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US GAAP Taxonomy and Dimensions

I am getting a lot of questions related to the US GAAP Taxonomy and dimensions.  I am also getting requests for training materials in that area.  Currently, if you are a bit technical there is some pretty good information in the FRUX book (Financial Reporting Using XBRL), chapter 14 "Understanding and Using XBRL Dimensions."

But WARNING!  That material was written almost two years ago when I had a far, far less understanding of XBRL Dimensions.  I also gave a class at the XBRL International Conference in Munich (June 2007) on the very basics of XBRL Dimensions.  Since that time we went through the process of trying to decide if and how to use XBRL Dimensions in the US GAAP Taxonomy and I have learned a boatload more about XBRL Dimensions, how they work, etc.

Yesterday a group of us has a little mini symposium on instance document creation here in Tacoma and I learned something else about XBRL Dimensions that I did not know.  Basically we realized that as the public taxonomy stands it is possible to create two valid versions of the same instance document, which is a bad thing in my mind.  I remembered that the COREP taxonomy was doing some funky stuff with empty hypercubes, and now I know why...to solve the issue we ran across yesterday.

The taxonomy can be constructed to hide literally all of what appears to business users as complexity relating to XBRL Dimensions.  There has been, and still is, a lot of misunderstanding about what is trying to be achieved with XBRL Dimensions.  The key here is to minimize the burden on business users for reporting using XBRL.  The way to do this is to not use XBRL Dimensions less, it is to use it correctly and typically more as the dimensional information is something that a computer software application can use to make the business user's life easier, not harder.  The thing is that most software developers are not implmenting their software (at least what I have seen) appropriately.  Appropriately is not defined as following the XBRL Dimensions specification to the letter...it is about using the dimensional meta data to help the user out.  I am not really seeing that in software.

On my list of things to provide is information which will help business users understand what they need to understand about the use of XBRL Dimensions within the US GAAP Taxonomy.  My goal is to never use the term XBRL Dimensions.  The problem is that it is hard to do that with the current state of software.  I will figure something out.

Posted on Thursday, December 13, 2007 at 07:05AM by Registered CommenterCharlie in | Comments1 Comment

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Reader Comments (1)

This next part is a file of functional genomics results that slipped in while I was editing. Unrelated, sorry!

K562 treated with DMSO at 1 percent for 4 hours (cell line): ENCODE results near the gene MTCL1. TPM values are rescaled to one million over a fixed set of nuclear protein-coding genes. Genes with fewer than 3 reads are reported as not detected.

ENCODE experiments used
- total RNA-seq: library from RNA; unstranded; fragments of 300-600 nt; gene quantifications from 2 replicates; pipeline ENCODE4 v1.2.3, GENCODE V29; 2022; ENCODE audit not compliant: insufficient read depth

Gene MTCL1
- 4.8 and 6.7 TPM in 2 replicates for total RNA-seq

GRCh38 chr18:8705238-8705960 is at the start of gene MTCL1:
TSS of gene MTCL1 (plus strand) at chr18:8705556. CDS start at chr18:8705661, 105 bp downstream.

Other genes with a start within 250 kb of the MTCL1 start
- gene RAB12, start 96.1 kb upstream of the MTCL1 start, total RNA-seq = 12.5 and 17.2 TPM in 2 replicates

Hi Charlie,
My understanding of dimensions is that it allows users to see different views of the data. Whilst it is possible to do this with a large number of elements, it is easier to create them using XBRL dimensions as a single dimension can be used with a number of primary items rather than having to create a large number of elements (primary items).

I guess the opposing viewpoint is that whilst there are less elements there are more contexts in the related instance documents and the calcuation linkbase cannot calculate across contexts to verify totals. I know that this problem will be fixed with the Formula Specfication, but then formulas will initially be complex and reduce in complexity as software applications create better interfaces to create them.

Hopefully the same will occur for dimensions. At the moment the process to create them is not that easy. However, I think that software that creates instance documents using dimensions is more important than software applications used to build taxonomies. Those building taxonomies need to have the XBRL knowledge to create the dimensions meta data correctly. Those creating instance documents based on those dimensions will probably not have the same level of XBRL knowledge as the taxonomy authors.

My concern with the UGT is when less informed users are required to create extensions where dimensions are involved and they do not have sufficient understanding of the underlying XBRL knowledge. I have read most of the Preparers' Guide and I am not convinced there is really enough information in that for preparers who might need to create an extension taxonomy. I might need to read it again several times in detail to reach a final conclusion on this topic. There are many mentions of (needing) to create extensions but the detail on how to go about it seems to be lacking detail.
January 28, 2008 | Unregistered CommenterJim Richards

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